It means being completely autonomous and being able to make your own decisions and conduct your career on your own terms. When I first started out, I was quite open minded. With that mentality I would try to chase fulltime roles and a career ladder that I think now really belong to times gone by. The new way of working is one where you are managing yourself, you are setting your own goals and you are deciding what matters to you; then you fit all that into your life. To me it means being in control and making up my own mind. I’ve had a lot of advice over the years about my blog and how to run it like: adopting a commercial model or be more like someone like Martin Lewis. But I always think if you copy someone else you’re just going to be a pale imitation. You’ll never find that model that will work for people and be groundbreaking. I like to do things my own way and freelancing allows me to do that.

Are there any specific challenges you’ve had to overcome as a freelancer?

I work on my own but since setting up my agency with my father last year, I’m very lucky in that I work with family, so we can talk to each other in a very straightforward way and we understand each other in a way that may not be possible when working with someone else.

Freelancing can be quite isolating though, and you can sometimes feel as if you are working against the grain and some of your ideas are a bit too outlandish. That can be quite threatening, especially when you’re working in a traditional industry such as financial services. It takes an awful long time to turn around that ship and when you’re trying to really aggressively turn it around, you can get some push back. Generally, with freelancing there’s so much uncertainty but I’ve always relished that and I’d hate to be stuck in a rut. I see the disadvantages as advantages most of the time.

What would you say to someone considering entering IPSE’s awards?

I would say go for it! I had no idea, all those months ago when I made my application, that I would be here now. Freelancers can suffer from a confidence deficit, partly because we have to motivate ourselves and tell ourselves that we’re worth it. Especially at the start of your career, you don’t necessarily have the achievements behind you to justify the frequent moral boosts.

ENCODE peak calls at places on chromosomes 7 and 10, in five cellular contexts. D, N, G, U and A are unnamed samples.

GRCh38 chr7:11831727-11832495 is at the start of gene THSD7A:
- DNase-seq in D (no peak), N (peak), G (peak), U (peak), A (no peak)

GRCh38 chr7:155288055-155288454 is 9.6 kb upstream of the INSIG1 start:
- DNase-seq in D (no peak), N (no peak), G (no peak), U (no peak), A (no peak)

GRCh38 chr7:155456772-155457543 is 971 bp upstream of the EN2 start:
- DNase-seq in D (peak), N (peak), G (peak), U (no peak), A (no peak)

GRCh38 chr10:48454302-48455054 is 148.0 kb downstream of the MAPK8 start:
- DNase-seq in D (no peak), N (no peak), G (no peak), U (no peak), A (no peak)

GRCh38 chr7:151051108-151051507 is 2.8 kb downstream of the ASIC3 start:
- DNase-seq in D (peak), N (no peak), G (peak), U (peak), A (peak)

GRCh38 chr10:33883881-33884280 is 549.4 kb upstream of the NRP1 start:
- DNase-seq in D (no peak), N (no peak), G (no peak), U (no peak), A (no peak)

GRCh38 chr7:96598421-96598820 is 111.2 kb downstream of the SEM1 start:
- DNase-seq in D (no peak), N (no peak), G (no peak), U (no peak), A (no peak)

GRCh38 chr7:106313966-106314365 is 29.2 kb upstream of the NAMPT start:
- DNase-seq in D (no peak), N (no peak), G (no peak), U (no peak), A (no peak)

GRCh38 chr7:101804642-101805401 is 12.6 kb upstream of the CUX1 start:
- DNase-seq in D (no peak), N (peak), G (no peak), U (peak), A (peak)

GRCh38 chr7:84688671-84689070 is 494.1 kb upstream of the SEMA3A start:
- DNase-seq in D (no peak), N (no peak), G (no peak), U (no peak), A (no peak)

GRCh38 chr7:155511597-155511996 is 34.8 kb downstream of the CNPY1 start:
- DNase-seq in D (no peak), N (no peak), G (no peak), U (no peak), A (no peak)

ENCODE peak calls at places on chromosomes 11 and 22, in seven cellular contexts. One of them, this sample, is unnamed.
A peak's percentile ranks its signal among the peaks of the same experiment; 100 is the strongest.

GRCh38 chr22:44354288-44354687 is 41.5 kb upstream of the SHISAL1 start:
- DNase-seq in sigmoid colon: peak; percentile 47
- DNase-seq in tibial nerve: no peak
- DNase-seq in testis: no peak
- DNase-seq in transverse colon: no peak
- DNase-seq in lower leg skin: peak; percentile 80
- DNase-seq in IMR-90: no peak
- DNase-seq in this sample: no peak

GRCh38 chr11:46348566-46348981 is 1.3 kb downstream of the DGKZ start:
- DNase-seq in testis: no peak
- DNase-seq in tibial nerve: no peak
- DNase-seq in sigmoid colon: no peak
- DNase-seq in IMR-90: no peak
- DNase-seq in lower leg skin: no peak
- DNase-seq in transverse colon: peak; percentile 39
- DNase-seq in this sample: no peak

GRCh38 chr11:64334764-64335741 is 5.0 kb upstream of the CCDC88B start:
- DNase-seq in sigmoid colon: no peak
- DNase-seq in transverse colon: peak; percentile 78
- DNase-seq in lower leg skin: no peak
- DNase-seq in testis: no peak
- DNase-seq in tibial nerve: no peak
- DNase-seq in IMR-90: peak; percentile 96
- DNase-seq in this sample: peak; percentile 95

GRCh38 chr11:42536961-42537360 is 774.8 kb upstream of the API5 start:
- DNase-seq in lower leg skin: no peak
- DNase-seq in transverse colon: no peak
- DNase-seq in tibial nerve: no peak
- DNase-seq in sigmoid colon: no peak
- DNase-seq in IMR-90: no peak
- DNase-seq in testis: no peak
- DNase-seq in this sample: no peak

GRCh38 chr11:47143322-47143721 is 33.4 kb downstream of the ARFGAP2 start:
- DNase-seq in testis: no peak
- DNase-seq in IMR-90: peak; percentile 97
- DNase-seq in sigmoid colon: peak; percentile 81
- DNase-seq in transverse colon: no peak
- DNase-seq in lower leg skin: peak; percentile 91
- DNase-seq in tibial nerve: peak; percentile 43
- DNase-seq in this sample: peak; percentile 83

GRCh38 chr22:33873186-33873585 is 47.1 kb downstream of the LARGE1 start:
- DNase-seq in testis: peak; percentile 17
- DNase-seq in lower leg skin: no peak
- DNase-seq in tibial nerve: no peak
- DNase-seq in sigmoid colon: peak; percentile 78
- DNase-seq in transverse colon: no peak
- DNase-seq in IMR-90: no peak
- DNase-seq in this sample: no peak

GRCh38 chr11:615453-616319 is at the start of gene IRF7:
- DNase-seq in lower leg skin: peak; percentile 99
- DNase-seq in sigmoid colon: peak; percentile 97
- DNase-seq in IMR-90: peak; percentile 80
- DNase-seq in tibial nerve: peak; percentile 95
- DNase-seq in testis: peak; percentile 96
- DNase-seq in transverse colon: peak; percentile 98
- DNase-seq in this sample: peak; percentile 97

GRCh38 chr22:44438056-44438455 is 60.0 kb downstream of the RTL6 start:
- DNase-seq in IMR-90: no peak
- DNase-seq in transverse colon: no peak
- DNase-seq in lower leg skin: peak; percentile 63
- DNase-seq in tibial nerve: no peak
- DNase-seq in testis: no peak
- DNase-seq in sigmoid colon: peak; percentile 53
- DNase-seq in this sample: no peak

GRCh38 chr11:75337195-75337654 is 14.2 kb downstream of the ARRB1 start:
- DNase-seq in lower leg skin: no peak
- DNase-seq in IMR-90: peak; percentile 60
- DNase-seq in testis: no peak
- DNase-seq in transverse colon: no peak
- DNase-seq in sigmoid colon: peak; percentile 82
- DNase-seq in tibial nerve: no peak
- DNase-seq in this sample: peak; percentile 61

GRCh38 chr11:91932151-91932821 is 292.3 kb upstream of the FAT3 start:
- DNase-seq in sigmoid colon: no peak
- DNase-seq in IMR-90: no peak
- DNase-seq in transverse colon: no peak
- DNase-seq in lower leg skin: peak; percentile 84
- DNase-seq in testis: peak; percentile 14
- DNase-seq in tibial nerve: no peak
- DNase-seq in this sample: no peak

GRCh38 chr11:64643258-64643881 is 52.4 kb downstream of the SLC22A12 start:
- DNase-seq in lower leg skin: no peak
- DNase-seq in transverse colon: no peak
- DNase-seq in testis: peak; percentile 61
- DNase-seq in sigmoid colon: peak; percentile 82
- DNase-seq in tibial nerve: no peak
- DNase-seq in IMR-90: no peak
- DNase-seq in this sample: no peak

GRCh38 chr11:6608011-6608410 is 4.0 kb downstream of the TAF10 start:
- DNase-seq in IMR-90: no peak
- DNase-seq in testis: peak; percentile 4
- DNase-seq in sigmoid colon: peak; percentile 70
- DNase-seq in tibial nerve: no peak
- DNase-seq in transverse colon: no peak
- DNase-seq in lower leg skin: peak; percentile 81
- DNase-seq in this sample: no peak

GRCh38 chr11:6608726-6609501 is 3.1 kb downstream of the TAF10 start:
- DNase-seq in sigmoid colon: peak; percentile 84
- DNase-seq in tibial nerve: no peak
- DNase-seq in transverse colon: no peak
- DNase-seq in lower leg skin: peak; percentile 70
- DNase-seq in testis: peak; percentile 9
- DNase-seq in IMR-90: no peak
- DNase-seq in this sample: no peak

But If you don’t go for these opportunities you’ll never know whether you could have made the cut. Putting forward my application was very easy, and I had nothing to lose from it. To actually set out what my achievements were actually felt like a really positive process in itself. Sometimes we don’t take enough time to reflect on our achievements. Entering the IPSE awards allowed me to do that and then obviously being shortlisted and now winning is going to have an immeasurable effect on my career. But you just don’t know until you go for it.

What does the future hold for Iona Bain?

I want to make the most of the platform I have. I spent a fair amount of my early career maybe taking it for granted, not fully understanding what it can do. Now that I realise what an unbelievable opportunity there is, I want to make the most of it. Whether that’s doing more broadcast media or writing a second book that will be up to date and reflect the zeitgeist that we’re in now of people being worried about their money and wanting to take back control. Doing more work with the financial industry to make them more user friendly. There are so many things that I’m doing today that I didn’t think were possible a year ago, let alone seven. I’m open to whatever might come my way and I’m very excited about what the future might hold. 

If you saw them now, what would you say to the person who stole your piggybank?

I would tell them they did me an enormous favour – though it didn't feel like it at the time! Not only did it teach me a huge lesson in sound money management, it was a big reason why I decided – not long after – to start a blog to teach myself more about personal finance. And if I hadn't done that, I wouldn't be where I am today. It was clearly meant to be!

Meet the author

Tom Hayward

Senior Press & PR Officer